Cryptocurrency Weekend News Roundup

The JVCEA Sets Rules for Cryptocurrency Trading
Congress Representative seeks enhanced regulations on the cryptocurrency Industry while Japanese body is pushing for self-regulation.

A significant e-payment platform is introducing cryptocurrency trading services while Google bans some cryptocurrency apps. The SEC rejects a cryptocurrency ETF while another e-payment platform reveals that a rogue employee enriched himself using company hardware. Congressional Representative seeks enhanced regulations on the cryptocurrency Industry while Japanese body is pushing for self-regulation. Crypto traders look for inroads into trading platforms like the Nasdaq while Kaspersky reports the discovery of a cryptocurrency mining malware.

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Skrill Introduces Cryptocurrency Trading Services

Skrill, an internet payment company that facilitates money transfers, now has more than 25 million customers including over 120,000 merchant accounts. The company is now diversifying  into the cryptocurrency market. It announced that it would offer a platform for its clients to buy and sell cryptocurrencies.

Starting this week, Skrill customers can select ‘Exchange’ on their account interface and then buy, sell, or hold cryptocurrencies. These cryptocurrencies include Bitcoin (BTC-USD), Ether (ETH-USD), Bitcoin Cash (BCH-USD), and Litecoin (LTC-USD). They can buy using any of the forty fiat currencies available on Skrill, and they can access this service in over thirty countries.

Skrill facilitates these transactions through a recognized exchange for cryptocurrencies. It will now compete with established platforms such as Robinhood, Circle, and Square.

Cryptocurrency Mining Apps Banned From Google Play Store

Alphabet (NASDAQ:GOOGL) introduced a ban on cryptocurrency miners on its Play Store platform affecting a vast number of mining apps. Some of the affected apps include MinerGate, NeoNeonMiner, and Crypto Miner. This ban follows the removal of cryptocurrency extensions from the Chrome Web Store in April this year. Google said that 90% of these extensions failed to comply with Web Store policies.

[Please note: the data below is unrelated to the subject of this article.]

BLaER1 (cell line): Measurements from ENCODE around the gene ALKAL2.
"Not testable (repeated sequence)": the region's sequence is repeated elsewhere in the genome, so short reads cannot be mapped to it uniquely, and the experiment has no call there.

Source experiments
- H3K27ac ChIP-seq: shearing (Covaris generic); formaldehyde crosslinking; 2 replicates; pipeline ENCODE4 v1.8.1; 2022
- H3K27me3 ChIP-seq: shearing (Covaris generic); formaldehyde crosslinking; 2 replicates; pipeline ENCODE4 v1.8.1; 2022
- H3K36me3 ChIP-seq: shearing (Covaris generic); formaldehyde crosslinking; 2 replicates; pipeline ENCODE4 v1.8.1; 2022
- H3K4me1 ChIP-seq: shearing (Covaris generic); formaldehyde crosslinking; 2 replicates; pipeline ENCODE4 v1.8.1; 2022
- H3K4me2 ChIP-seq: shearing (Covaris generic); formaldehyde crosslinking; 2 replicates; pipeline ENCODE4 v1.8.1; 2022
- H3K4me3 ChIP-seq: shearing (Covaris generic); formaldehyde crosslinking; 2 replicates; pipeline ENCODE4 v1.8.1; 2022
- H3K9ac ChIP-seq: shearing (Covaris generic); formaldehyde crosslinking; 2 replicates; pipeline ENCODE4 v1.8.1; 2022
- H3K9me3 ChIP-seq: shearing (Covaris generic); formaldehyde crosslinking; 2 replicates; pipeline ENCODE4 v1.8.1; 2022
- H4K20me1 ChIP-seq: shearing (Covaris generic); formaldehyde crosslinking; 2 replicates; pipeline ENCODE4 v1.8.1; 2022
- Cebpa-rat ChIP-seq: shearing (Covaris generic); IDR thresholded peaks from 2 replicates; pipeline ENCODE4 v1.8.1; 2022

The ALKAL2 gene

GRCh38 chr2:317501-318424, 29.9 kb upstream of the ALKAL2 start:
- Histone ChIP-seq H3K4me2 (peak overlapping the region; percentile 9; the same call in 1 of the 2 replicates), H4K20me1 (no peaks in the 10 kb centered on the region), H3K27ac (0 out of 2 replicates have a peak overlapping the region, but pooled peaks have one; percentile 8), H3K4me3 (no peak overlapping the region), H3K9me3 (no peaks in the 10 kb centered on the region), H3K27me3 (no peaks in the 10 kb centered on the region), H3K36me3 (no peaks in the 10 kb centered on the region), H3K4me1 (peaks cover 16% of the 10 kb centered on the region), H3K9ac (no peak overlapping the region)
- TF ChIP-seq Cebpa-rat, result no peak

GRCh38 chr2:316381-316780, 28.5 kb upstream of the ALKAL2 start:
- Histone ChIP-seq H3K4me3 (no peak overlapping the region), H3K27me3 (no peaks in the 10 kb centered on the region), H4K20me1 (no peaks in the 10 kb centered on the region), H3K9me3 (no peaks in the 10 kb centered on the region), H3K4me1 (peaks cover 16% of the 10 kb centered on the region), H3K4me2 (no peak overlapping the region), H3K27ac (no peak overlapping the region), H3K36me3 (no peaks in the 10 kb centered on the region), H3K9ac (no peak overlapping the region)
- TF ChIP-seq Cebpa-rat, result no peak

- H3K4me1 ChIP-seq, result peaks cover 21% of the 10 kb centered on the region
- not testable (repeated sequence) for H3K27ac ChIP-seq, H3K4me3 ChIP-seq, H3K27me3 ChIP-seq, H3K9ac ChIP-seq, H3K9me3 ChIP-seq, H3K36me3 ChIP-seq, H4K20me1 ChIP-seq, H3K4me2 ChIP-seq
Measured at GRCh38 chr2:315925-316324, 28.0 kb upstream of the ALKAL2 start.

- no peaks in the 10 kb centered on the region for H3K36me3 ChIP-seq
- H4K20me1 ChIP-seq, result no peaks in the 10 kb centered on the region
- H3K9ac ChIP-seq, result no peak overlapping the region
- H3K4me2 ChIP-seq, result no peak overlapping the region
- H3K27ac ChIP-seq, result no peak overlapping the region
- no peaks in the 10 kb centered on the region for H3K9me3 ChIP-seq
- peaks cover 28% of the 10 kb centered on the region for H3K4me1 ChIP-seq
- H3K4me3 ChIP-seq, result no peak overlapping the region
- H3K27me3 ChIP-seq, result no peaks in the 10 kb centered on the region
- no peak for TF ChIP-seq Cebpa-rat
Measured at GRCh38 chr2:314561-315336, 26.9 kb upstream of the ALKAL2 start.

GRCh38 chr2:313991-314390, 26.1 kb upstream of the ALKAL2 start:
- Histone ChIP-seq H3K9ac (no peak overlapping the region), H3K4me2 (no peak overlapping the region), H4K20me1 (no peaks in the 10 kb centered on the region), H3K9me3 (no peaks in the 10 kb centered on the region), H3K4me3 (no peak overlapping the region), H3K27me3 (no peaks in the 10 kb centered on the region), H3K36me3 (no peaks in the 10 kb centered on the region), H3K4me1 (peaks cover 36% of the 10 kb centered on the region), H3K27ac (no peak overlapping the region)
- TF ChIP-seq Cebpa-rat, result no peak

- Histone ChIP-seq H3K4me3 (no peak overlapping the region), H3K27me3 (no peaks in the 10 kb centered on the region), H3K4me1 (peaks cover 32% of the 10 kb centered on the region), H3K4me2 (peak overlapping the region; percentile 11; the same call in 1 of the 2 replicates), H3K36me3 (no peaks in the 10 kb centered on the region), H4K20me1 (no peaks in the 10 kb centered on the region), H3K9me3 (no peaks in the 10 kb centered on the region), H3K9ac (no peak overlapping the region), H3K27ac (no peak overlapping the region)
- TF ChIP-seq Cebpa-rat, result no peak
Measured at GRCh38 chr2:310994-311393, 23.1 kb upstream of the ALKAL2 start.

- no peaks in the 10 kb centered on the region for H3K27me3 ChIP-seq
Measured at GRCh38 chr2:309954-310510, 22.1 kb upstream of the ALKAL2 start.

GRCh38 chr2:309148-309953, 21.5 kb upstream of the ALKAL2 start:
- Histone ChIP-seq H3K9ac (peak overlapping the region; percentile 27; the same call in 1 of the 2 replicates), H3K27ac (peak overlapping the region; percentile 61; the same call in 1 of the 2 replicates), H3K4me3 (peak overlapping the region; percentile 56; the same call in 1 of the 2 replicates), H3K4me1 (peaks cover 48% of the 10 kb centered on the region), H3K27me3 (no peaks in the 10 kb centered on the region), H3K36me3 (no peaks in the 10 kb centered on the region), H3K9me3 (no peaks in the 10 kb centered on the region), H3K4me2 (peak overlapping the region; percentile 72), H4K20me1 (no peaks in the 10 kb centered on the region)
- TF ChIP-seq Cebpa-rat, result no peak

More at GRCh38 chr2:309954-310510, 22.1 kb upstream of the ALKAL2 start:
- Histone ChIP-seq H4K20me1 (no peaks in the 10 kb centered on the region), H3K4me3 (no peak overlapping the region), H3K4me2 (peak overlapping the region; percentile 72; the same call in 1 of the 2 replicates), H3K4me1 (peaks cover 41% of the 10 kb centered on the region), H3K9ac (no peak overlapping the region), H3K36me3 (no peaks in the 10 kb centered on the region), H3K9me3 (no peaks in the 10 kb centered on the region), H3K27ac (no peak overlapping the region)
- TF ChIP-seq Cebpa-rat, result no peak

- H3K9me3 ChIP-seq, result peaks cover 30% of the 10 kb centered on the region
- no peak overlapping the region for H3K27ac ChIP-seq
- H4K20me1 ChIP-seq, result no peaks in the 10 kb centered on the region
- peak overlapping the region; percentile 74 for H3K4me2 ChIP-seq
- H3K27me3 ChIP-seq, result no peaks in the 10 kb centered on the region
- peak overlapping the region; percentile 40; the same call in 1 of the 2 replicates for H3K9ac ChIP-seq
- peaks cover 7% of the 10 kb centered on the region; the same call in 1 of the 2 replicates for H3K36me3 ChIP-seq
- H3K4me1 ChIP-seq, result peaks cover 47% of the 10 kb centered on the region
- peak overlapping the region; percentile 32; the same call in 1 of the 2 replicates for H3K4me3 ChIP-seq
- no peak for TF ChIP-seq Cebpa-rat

Apple implemented a similar policy in June this year by banning cryptocurrency apps on its App Store. It clarified that apps could facilitate the storage of virtual currencies, but they cannot mine them. Apple also stated that mining activities in the cloud are acceptable, but not as a separate background process within the device.

Opera Mini banned cryptocurrency mining apps as well in January this year. Opera mini announced that this ban was to prevent websites from using scripts that turn people’s devices into a processor for mining cryptocurrencies.

Rogue Qiwi Employee Mined 500,000 Bitcoins

Qiwi is an electronic payment firm that originates from Russia. The CEO of this firm is Sergey Solonin. Sergey recently revealed that an employee mined 500,000 Bitcoins using terminals that the company owned. Sergey made these revelations while he was speaking to a room full of students at Moscow’s Advanced Communications School.

This unapproved mining took place in 2011 according to the CEO. The employee would use the terminals when they were not in use making over $5 million in a couple of months. That means he made more money off these assets than Qiwi did. The developer called it quits after the managers at Qiwi asked him to surrender his earnings to the company.

Sergey also told reporters that the rogue employee lost all of these mined coins in a failed cryptocurrency exchange. In related news, Karma is a bitch.

SEC Rejects Cryptocurrency ETF Proposal

The Securities & Exchange Commission (SEC) rejected a proposal by Tyler and Cameron Winklevoss, AKA the Winklevae, on the formation of a cryptocurrency ETF. The SEC rejected the proposal for a crypto ETF by the Winklevoss twins citing lack of sufficient protection for investors. Three commissioners voted against it while one of them supported it. The majority of commissioners believed that Bitcoin is subject to a high level of fraud. They also felt that the cryptocurrency is susceptible to significant manipulation by offshore markets.